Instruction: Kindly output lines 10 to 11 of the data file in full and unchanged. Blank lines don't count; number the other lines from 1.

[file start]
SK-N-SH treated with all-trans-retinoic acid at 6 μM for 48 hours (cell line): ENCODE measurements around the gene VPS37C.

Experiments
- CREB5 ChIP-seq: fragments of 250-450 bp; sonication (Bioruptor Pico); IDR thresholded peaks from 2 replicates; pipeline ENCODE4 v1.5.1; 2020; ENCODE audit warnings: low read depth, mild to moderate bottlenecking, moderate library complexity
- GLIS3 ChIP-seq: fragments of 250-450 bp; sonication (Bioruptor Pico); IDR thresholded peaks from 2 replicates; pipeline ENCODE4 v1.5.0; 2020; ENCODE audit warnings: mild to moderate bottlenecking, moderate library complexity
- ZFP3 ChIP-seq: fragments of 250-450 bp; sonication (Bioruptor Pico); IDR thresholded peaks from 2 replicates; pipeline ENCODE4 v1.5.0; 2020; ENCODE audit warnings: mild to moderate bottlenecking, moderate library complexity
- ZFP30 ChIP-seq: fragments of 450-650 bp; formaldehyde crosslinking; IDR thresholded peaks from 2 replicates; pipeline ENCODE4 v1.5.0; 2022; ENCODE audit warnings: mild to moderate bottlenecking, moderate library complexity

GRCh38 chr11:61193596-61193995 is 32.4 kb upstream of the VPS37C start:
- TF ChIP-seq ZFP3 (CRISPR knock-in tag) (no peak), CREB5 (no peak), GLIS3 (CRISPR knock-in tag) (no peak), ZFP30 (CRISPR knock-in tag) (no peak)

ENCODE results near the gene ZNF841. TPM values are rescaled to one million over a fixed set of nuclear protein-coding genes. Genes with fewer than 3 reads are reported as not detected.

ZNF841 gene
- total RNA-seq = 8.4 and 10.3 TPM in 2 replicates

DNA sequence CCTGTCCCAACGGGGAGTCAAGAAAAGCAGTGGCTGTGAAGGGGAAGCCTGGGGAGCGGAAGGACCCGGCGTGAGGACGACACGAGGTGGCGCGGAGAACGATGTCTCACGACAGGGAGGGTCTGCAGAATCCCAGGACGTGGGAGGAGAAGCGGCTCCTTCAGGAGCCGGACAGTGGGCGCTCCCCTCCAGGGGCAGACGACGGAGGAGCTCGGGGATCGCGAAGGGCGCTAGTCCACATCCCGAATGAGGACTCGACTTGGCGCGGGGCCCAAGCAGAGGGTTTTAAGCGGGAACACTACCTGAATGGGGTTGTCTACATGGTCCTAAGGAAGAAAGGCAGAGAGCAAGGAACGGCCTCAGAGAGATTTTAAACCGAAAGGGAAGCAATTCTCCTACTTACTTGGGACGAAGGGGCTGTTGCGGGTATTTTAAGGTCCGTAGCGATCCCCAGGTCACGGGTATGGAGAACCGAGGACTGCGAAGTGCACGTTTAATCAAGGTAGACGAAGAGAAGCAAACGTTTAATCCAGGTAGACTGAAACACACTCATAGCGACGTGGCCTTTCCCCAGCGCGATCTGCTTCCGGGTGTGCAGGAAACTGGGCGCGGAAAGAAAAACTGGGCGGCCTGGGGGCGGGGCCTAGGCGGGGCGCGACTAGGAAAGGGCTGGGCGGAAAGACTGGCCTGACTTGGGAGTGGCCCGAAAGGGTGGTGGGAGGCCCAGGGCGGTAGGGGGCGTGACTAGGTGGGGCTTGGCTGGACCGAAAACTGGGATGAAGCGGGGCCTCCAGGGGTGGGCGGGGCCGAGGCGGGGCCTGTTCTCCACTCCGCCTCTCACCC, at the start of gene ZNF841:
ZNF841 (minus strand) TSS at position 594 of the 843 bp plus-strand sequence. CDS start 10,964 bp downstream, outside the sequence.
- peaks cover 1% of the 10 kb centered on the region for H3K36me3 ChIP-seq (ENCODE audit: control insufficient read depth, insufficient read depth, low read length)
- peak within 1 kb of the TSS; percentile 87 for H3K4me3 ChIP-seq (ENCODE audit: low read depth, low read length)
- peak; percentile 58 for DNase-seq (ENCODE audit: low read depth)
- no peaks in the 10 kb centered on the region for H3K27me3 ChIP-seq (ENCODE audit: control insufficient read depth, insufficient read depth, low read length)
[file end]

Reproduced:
ZNF841 gene
- total RNA-seq = 8.4 and 10.3 TPM in 2 replicates